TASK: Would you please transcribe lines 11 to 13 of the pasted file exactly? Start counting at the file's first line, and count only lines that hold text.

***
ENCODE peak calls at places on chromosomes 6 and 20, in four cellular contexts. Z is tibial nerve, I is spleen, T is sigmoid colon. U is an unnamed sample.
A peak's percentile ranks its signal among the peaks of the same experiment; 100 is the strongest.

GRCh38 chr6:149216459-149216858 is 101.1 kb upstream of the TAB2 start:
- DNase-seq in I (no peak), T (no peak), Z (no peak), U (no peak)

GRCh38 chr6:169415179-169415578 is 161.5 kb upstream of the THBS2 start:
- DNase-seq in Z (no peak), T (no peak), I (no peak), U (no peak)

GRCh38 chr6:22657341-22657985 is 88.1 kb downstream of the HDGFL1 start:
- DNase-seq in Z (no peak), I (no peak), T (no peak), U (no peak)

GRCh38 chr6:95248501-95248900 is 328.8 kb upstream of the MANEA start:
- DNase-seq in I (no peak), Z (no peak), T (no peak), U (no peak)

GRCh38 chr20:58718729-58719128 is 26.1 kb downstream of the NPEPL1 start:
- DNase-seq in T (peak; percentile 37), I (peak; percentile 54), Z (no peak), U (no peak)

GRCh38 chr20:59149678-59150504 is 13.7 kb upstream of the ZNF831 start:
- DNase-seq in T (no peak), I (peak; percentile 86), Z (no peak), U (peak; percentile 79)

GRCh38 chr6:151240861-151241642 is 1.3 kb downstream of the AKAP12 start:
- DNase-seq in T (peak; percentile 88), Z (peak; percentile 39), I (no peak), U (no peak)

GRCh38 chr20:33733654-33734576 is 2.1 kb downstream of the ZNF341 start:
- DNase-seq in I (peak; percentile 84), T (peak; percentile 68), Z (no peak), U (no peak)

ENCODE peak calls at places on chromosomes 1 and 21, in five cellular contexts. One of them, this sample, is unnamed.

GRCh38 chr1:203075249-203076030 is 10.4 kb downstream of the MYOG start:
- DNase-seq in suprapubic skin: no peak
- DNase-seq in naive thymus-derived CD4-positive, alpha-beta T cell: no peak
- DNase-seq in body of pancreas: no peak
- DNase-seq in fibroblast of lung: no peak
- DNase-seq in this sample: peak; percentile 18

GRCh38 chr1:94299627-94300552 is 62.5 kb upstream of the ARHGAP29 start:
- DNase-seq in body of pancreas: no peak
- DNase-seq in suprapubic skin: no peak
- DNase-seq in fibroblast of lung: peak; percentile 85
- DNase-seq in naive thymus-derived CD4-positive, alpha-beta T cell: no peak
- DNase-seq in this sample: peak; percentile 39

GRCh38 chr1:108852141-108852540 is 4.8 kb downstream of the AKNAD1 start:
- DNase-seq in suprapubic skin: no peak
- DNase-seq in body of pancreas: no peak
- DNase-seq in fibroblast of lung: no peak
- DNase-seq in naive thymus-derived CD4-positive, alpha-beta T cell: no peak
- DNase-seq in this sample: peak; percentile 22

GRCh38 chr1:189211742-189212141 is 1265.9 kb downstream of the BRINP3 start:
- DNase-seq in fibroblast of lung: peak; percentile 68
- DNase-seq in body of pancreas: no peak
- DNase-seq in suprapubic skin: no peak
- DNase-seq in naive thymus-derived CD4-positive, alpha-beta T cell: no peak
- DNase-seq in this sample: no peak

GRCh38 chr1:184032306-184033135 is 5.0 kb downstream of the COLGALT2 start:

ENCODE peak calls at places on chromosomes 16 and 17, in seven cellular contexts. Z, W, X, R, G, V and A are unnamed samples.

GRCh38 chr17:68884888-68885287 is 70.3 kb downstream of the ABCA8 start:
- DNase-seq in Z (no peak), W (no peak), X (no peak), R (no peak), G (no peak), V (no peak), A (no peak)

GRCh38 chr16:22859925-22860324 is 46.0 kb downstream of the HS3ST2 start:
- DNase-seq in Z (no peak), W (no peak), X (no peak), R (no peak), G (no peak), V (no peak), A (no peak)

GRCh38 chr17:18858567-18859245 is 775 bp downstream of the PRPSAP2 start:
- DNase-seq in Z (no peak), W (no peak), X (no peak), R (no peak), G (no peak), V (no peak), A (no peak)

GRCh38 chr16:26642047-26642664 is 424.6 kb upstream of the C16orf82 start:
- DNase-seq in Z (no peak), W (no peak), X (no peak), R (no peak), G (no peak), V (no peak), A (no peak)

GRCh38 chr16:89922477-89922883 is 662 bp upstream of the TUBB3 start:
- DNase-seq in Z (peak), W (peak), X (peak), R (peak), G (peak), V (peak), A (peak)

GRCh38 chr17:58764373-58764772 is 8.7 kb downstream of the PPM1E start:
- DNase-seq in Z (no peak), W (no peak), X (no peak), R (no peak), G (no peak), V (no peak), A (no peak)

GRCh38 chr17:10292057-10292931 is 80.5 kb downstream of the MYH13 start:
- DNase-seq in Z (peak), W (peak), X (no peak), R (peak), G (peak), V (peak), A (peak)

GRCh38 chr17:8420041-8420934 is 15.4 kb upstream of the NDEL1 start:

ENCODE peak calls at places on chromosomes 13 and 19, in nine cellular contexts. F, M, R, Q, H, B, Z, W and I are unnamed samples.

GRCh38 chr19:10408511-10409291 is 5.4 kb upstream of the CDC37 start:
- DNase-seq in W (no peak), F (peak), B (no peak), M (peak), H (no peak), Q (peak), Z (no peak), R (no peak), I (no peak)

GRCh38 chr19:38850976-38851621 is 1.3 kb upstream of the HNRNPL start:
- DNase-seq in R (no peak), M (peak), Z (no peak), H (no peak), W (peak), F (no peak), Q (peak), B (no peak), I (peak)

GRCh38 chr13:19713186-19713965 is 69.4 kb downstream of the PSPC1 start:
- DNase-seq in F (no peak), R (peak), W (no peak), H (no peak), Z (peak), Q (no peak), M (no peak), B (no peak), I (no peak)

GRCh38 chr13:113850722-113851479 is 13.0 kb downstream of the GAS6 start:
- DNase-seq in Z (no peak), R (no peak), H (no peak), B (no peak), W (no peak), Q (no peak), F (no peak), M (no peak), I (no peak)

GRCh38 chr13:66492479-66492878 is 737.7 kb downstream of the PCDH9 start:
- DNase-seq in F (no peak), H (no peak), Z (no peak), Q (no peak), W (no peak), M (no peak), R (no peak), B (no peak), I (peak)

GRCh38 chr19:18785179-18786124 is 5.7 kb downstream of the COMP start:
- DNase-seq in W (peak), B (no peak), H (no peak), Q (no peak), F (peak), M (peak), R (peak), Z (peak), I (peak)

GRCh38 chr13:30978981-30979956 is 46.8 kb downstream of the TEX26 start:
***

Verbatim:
GRCh38 chr20:58718729-58719128 is 26.1 kb downstream of the NPEPL1 start:
- DNase-seq in T (peak; percentile 37), I (peak; percentile 54), Z (no peak), U (no peak)

GRCh38 chr20:59149678-59150504 is 13.7 kb upstream of the ZNF831 start: